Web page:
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The euro jumped to its strongest level against the dollar in more than two years on Friday as banks adjusted positions for the year end. The European Central Bank will take a snapshot of the capital positions of the region's banks at the end of 2013 for an asset-quality review (AQR) next year to work out which of them will need fresh funds. This has created some demand for euros to help shore up their balance sheets, traders said.
"There's a lot of attention on the AQR, and there's some positioning ahead of the end of the calendar year," said John Hardy, FX strategist at Danske Bank in Copenhagen.
The euro gained 1.1% to $1.3846, and touched the day's high of $1.3894, having earlier touched its highest since October 2011. It has risen more than 10 cents from a low hit in July below $1.28, as the euro zone economy came out of a recession triggered by its debt crisis. Moves were exaggerated because liquidity was thin, traders said, but analysts said the euro was likely to hold its strength into 2014.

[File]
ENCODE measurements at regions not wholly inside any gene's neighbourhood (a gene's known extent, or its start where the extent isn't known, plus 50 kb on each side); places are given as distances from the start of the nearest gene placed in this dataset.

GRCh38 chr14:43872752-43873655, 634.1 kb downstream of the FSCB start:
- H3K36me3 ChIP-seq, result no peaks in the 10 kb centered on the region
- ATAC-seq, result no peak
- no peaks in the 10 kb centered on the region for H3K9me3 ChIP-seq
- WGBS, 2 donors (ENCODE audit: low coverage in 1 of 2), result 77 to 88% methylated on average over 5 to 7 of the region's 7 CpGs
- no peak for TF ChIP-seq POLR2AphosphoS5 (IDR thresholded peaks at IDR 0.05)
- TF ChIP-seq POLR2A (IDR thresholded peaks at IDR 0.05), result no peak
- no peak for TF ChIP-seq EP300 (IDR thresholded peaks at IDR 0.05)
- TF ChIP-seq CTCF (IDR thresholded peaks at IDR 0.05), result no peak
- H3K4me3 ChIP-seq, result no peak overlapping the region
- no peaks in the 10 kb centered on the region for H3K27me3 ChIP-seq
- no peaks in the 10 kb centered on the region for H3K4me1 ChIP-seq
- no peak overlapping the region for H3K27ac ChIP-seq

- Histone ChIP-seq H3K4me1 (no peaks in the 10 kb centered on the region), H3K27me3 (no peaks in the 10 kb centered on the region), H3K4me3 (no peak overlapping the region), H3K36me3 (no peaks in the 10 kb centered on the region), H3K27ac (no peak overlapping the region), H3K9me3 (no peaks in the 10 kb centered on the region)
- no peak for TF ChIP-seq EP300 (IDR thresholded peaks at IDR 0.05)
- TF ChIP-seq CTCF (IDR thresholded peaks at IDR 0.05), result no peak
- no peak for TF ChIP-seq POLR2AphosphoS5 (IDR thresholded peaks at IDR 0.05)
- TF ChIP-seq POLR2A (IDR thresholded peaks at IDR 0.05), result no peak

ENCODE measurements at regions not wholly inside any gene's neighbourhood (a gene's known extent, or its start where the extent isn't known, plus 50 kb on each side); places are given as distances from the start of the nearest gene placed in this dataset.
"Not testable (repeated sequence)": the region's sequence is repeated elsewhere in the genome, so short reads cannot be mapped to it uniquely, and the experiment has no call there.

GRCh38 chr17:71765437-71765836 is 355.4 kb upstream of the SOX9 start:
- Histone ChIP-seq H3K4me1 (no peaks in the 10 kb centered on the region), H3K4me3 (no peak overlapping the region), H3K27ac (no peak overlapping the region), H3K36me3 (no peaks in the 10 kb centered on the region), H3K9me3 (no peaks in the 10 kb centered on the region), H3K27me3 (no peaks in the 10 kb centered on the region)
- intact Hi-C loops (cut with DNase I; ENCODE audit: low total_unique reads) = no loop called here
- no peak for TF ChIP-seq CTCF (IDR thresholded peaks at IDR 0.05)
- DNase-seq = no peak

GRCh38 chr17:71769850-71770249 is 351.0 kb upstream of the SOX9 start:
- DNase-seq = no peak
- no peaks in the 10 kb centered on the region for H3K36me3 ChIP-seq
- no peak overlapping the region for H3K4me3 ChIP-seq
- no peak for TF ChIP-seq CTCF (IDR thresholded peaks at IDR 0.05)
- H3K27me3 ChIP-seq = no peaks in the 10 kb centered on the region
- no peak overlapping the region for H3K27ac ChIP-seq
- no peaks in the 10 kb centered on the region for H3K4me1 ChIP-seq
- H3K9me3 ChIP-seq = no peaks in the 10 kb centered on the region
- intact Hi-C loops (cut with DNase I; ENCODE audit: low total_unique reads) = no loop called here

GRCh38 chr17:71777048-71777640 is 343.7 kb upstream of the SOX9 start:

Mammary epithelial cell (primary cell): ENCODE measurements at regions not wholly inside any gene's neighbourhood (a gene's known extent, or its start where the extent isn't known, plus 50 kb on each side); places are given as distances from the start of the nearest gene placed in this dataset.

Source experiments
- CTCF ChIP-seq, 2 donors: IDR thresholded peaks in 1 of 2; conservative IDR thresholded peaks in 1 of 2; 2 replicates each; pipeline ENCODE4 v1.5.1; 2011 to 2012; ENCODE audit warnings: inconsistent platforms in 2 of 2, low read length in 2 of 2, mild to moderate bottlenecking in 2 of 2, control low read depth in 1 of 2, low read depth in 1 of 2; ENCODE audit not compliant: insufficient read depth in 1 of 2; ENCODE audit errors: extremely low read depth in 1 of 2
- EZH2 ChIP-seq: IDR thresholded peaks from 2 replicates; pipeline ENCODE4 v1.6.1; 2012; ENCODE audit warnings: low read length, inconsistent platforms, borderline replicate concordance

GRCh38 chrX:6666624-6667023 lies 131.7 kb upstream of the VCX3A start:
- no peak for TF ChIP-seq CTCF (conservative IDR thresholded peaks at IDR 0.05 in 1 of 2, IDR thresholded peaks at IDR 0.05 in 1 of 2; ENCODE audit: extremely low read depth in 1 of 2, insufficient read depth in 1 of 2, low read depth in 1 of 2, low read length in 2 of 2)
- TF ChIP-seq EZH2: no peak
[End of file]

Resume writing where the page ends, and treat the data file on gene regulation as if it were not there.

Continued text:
"Market price actions tend to be corrected as liquidity comes back, but I doubt that (this will happen) this time around," Hidetoshi Honda, currency strategist at Mizuho Corporate Bank said.
"Although there's no fundamental reasons to draw the euro higher, there's unlikely to be considerable retracement as liquidity comes back because the damage is already done."
Unlike the US and Japanese central banks, the European Central Bank has not been expanding its balance sheet actively, giving an additional boost to the euro. The yen touched a five-year trough against the dollar and euro, dented by a renewed appetite for risk which lifted US and German equities to record highs and weighed on the low-yielding currency.
It is on course to post its ninth consecutive week of falls against the dollar, the longest such period since 1974, when the country was suffering from the aftermath of the oil crisis that started the previous year.
Many economists expect inflation in Japan to peak soon, forcing the Bank of Japan to take additional easing steps early next